Healthy Skepticism Library item: 19675
Warning: This library includes all items relevant to health product marketing that we are aware of regardless of quality. Often we do not agree with all or part of the contents.
Publication type: news
Ethical fears over Pfizer deal with pharmacists
The Sydney Morning Herald 2011 Oct 20
A COALITION of 60 health groups has described a deal for pharmacists to promote Pfizer brand drugs as ‘‘highly questionable’‘, saying it could result in patients paying more for medication.
The chief executive of the Consumer Health Forum, Carol Bennett, said the deal – under which Pfizer pays pharmacies $7 for every patient they sign up to ‘‘support programs’‘ for nine of its drugs – was another example of the Pharmacy Guild of Australia seeking to maximise profits at the expense of consumers.
The support programs involve Pfizer sending regular emails and text messages to patients about their medication and condition, in what some say is thinly-disguised marketing.
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The managing director of Pfizer Australia, John Latham, yesterday told Pharmacy News more than 11,000 patients had signed up for the support programs. However, it was unclear if they were all referred by pharmacists. He said more than 1000 pharmacies were taking part in the scheme.
Ms Bennett said the program was concerning because it provided financial incentives to pharmacy owners to promote loyalty to a particular brand over other, potentially cheaper versions of the same medication.
The deal, which follows the guild’s axed plan to market Blackmores dietary supplements with prescription drugs, drew widespread criticism.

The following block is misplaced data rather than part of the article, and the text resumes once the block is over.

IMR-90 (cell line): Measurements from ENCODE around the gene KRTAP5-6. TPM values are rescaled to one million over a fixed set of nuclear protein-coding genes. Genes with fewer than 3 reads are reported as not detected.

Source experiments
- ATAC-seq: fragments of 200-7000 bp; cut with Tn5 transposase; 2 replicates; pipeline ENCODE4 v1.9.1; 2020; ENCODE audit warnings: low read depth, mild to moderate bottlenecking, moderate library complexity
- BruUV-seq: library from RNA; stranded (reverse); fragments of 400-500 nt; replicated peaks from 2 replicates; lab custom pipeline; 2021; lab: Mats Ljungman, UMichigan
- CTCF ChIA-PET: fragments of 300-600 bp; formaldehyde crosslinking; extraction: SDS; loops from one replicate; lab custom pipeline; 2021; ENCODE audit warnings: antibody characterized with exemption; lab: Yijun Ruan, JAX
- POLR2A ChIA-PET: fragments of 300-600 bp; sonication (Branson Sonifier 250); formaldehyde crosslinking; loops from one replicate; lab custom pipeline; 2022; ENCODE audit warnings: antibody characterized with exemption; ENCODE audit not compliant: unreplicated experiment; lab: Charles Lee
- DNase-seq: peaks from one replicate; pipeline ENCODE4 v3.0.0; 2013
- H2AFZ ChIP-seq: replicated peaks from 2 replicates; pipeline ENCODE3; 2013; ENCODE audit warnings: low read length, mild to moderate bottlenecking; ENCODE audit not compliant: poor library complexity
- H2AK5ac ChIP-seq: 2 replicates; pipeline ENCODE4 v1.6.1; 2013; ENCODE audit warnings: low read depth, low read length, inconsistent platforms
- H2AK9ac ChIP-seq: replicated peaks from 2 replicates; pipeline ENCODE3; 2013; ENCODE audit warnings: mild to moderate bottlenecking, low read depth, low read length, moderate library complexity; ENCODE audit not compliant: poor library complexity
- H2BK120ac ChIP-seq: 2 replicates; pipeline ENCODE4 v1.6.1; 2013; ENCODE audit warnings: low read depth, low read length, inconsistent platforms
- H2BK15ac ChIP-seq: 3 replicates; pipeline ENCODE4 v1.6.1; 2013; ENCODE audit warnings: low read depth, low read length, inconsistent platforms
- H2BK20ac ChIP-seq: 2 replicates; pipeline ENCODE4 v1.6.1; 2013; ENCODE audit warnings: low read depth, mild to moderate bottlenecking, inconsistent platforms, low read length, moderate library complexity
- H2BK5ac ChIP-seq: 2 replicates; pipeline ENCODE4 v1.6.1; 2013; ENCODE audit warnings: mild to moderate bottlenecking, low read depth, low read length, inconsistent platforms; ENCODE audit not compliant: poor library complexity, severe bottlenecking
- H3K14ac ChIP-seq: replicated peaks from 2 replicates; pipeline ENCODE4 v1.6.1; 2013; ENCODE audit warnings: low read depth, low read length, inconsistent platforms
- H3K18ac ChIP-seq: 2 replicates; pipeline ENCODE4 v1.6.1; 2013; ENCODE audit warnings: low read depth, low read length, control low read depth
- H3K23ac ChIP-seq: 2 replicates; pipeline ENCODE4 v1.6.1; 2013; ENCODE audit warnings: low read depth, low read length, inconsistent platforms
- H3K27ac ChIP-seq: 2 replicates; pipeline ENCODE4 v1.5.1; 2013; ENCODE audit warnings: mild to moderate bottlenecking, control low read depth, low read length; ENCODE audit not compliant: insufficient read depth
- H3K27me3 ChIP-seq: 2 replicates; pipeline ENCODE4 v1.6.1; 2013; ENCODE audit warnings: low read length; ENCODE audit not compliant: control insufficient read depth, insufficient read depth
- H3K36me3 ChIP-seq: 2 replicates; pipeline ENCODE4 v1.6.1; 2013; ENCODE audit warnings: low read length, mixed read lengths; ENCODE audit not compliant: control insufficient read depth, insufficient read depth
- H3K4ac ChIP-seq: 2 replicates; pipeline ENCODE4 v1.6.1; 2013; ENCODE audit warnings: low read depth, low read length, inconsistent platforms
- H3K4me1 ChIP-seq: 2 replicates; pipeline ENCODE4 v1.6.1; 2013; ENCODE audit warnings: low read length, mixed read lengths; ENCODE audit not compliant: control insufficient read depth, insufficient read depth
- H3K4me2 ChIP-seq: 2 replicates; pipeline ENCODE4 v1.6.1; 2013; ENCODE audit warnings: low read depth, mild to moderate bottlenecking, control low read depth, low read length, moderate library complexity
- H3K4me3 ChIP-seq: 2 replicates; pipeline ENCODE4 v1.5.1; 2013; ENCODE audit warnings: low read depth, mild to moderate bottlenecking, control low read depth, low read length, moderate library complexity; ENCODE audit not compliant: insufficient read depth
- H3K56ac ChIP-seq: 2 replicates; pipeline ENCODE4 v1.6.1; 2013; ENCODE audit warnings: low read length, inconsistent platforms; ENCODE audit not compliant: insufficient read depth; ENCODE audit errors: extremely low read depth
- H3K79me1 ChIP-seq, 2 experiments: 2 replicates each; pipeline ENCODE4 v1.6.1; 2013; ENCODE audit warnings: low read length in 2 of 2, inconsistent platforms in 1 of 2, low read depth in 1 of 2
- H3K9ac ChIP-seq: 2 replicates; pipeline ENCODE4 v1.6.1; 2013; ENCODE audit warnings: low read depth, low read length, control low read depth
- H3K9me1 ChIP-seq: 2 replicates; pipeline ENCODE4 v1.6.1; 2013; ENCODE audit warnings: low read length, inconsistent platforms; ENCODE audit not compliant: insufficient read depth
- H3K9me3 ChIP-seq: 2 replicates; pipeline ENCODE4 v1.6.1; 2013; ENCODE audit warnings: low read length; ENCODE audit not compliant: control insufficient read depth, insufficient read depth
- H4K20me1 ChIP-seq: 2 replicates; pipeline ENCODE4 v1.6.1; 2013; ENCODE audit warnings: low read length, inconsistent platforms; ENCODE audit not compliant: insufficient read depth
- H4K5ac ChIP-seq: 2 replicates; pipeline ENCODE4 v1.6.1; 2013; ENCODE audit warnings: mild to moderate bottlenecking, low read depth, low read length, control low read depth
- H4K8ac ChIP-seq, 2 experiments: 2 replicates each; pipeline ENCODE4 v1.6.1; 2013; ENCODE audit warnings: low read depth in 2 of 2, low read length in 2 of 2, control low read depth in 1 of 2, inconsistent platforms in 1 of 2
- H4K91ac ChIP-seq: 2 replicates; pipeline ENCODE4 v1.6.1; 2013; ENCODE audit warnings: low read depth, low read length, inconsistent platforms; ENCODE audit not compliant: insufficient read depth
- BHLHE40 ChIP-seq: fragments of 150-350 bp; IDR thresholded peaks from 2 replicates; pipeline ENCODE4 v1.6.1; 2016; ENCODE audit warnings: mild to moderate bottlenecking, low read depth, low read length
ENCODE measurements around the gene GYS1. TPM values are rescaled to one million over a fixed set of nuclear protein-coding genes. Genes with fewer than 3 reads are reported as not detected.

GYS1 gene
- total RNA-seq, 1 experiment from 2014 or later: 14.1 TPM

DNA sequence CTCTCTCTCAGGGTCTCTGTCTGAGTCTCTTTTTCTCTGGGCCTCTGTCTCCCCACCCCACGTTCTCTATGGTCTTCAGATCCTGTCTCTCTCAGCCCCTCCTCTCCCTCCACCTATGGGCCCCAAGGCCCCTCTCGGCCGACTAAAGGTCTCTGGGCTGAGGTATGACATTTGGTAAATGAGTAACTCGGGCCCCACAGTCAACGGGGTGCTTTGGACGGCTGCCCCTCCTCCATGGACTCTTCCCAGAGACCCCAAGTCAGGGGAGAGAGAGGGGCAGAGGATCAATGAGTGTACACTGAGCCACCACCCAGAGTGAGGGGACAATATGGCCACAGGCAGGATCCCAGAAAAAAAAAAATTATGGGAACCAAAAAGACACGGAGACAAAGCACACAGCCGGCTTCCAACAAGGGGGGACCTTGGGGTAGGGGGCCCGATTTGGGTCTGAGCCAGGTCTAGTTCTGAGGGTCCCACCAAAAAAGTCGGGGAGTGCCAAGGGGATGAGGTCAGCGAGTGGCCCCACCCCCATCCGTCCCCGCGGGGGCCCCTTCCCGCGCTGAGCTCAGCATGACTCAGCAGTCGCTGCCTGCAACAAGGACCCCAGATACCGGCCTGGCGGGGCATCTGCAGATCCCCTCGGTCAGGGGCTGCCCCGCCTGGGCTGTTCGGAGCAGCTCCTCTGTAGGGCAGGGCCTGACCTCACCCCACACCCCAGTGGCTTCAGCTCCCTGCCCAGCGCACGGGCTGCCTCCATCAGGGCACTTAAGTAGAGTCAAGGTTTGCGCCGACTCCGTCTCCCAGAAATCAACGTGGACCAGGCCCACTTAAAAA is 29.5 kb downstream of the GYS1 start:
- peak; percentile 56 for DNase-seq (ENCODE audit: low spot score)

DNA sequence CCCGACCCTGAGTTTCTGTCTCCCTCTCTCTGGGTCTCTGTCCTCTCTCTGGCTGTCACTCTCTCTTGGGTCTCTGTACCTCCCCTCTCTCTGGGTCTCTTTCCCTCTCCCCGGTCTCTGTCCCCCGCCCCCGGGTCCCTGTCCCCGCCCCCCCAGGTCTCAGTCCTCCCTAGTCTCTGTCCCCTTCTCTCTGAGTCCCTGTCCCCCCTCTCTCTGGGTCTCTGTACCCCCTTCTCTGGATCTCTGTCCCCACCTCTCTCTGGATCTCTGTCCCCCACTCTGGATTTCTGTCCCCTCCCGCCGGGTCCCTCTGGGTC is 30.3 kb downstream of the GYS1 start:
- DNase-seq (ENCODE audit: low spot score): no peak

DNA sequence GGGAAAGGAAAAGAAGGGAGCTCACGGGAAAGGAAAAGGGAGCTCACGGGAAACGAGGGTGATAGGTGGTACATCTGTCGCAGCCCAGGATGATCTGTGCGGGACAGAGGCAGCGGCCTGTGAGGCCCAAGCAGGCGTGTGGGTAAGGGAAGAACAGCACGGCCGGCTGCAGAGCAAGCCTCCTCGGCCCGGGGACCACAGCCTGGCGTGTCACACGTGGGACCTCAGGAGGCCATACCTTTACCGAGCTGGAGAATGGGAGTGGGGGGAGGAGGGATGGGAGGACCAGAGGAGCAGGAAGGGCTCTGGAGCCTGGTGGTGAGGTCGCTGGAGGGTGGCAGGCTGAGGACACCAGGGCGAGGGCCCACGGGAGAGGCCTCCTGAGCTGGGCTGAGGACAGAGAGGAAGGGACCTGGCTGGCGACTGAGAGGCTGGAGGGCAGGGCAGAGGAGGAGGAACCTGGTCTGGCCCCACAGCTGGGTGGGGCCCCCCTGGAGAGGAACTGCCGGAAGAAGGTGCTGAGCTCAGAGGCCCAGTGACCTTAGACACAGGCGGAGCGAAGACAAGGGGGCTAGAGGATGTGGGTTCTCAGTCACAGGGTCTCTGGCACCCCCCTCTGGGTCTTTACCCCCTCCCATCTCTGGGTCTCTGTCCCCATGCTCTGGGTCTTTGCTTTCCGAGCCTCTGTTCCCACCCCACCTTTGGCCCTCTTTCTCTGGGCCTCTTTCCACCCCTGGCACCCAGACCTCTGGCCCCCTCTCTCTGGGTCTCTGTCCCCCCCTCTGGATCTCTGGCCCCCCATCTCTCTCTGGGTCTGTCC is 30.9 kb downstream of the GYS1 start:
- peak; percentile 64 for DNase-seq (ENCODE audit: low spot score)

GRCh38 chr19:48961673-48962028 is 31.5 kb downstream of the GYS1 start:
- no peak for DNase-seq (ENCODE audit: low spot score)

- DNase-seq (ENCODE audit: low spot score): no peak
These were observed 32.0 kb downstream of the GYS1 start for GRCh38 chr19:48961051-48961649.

Ms Bennett said the ‘‘really questionable, unethical arrangements’‘ raised questions about why the federal government provided funding to the guild to provide professional services and dispense medicines.
The government will provide $15 billion to the guild under a five-year ‘‘community pharmacy agreement’‘ signed last year.
‘‘It does raise the question: why is the government subsidising this monopoly when [the guild] is actively trying everything it can to increase its profits?’‘ Ms Bennett said.
Psychiatrist and spokesman for the group Healthy Skepticism, Jon Jureidini, said the Pfizer deal was ‘‘very worrying’‘.
‘‘Essentially what it’s doing is opening up a direct marketing relationship between industry and patients and there’s a kick for the pharmacists on the side,’‘ Associate Professor Jureidini said. ‘‘It really does demean the role of pharmacists, who have an enormously important role to play in our health system in terms of quality use of medicines and picking up adverse reactions to drugs.’‘
The president of the Australian Medical Association, Steve Hambleton, said the Pfizer deal threatened to undermine confidence in health professionals.
‘‘The relationship between pharmacists and patients is really important to maintain compliance with the drugs we [prescribe] them,’‘ he said. ‘‘Any third party in that arrangement is going to undermine confidence.’‘
In a statement the guild said drug manufacturers had similar arrangements with doctors who received a fee for signing up patients to educational programs. However, Dr Hambleton said he was unaware of any such arrangements.
A spokesman for the Health Minister, Nicola Roxon, said pharmacists approved to supply medicines under the Pharmaceutical Benefits Scheme had a responsibility to act ethically.